I’m driving home (Well, back east, where I grew up) shortly after school ends. My mom is getting her Ph.D., after over ten years of working on it, off and on. Which is a shame (the going back east, not my mom graduating) because I’ve never been in the desert in the summer. I’ve worked trails in the fall and winter; this semester I was here for the spring. Never the summer. “But why would you want to be in the desert in the summer?” you might ask. “The heat is miserable.” And that’s probably true. All the more reason to be here, to bear it. You can’t know a place until you know it fully, in all seasons. The same with people. Would you marry someone you’ve only known for a week-long Hawaiian vacation? The midnight sun of the far north is best appreciated when you’ve known its noon darkness. The temperate January of the southern Sonoran is all the more refreshing when you’ve known its brutal July. Though I spent the fall with my cousins in Alaska, I haven’t faced the total darkness of the arctic winter. And I still haven’t suffered the ruthless heat of the desert summer. Maybe to know myself fully I’ll have to experience both.
Born an easterner
Northern fall, southwestern spring
Looking for a home
I’m hiking with Matt Seats, one of my orientation leaders. We pass the wilderness boundary and head down into Wet Beaver Creek canyon. We are transported from the heat of the semi-high desert (4000 feet) in late-April, surrounded by mesquite, juniper, prickly pear, Mormon tea, into the cool creek, filled with cottonwoods and willows on both banks. We wade in the water when it’s knee-deep and pack-swim when it’s deeper, calmed and comforted by the sound of water flowing, brought back to the Virginia woods we both grew up by.
Wrens sing and trout swim downstream
Our home keeps moving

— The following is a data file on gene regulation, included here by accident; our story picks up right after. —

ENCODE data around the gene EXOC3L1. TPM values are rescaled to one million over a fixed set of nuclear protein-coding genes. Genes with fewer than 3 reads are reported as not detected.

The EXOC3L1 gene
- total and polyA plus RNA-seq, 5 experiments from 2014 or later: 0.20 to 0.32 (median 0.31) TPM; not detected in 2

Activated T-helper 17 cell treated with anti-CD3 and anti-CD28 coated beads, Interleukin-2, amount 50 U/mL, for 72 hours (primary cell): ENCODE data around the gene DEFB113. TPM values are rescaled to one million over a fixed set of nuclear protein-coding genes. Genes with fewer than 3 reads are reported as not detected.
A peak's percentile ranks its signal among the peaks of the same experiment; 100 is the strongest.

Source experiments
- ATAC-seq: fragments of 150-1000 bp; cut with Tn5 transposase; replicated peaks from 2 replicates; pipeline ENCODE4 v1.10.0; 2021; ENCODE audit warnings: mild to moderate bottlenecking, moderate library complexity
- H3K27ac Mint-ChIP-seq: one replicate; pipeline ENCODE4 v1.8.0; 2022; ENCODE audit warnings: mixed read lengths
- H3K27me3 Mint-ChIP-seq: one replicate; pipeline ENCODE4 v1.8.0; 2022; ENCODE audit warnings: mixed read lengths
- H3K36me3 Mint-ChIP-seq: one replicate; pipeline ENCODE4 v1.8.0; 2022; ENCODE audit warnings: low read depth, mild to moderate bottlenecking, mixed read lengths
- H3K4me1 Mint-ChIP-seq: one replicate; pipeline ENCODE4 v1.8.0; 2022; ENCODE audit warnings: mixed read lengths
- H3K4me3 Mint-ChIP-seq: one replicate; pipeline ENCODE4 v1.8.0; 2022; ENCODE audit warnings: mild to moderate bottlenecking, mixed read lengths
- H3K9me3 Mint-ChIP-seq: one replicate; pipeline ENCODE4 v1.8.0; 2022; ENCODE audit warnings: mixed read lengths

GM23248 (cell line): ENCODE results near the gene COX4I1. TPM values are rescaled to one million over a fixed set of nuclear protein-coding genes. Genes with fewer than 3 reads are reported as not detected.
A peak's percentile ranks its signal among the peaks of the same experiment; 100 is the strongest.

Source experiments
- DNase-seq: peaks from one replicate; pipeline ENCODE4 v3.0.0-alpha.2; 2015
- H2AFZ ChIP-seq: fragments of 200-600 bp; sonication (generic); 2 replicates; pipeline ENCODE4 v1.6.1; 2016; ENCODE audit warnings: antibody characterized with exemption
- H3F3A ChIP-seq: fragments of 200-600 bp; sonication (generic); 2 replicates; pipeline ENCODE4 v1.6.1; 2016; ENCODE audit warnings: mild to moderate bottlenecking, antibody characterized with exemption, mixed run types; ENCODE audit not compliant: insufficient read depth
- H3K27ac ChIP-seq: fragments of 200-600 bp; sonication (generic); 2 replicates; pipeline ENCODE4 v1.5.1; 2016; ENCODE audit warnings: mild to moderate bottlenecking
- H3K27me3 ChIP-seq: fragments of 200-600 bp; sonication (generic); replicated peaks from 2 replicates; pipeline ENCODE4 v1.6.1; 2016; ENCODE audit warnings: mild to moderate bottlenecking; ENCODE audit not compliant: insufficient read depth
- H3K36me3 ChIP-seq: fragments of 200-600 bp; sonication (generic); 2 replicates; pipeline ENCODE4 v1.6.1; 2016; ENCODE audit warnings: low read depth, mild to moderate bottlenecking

Driving from Flagstaff to Phoenix with my friend Clayton. On the road. From the snow-capped mountains to the burning valley. In Flag, it’s snowing. In Phoenix, the sun is out, the Suns are out of contention, and nobody’s content but the cats and crazies. It’s a normal Phoenix day in December. We drive around. We go uptown; we turn around and go back downtown. Then we turn around again. We don’t know where we’re going. We park the car at a park to play basketball. After a few minutes, a man who had been watching comes up to Clayton, who is 6 foot 7. “You are tall, man!” the guy informs him. “I mean, when you started playing, I was just sitting there watching, thinking ‘that guy is fucking tall!’ You probably get this a lot, but do have some sort of a disease, like a growth disorder? Or are you healthy?” “I don’t have a disease,” Clayton answers.
Strange day in Phoenix
Spring or summer or winter?
A state of extremes
The haibun is a Japanese literary form combining a prose section and a haiku. I plan on doing one for each season in Arizona.
It is the day before Halloween, the last day of a week-long hitch for a conservation crew in Apache National Forest in eastern Arizona. We have been axing down tall, broad ponderosa pines to clear the way for a cattle fence that will be put up. Physically exhausting but rewarding work, though without any clear conservational value. At noon, we tool up and hike five miles back to camp, then 8 miles to the van. We camp by a creek. The 2012 election is in a week, so the far left-leaning crew talks politics. The election seems somehow distant, less real than the fire warming us in the autumn chill of high desert Arizona, less real than the woods we had lived in and worked with during the week, less real than the trees, than the moon rising above the trees. Their words and ideas, though well thought out and intelligently spoken, continue to slip through my hands, going up and away with the smoke of the fire. I stay silent and listen, to their voices, to the wind in the trees. I look to the moon.
October full moon
Trail crew talking politics
The creek flows by us
A link to a description about haibuns: http://www.poets.org/poetsorg/text/more-birds-bees-and-trees-closer-look-writing-haibun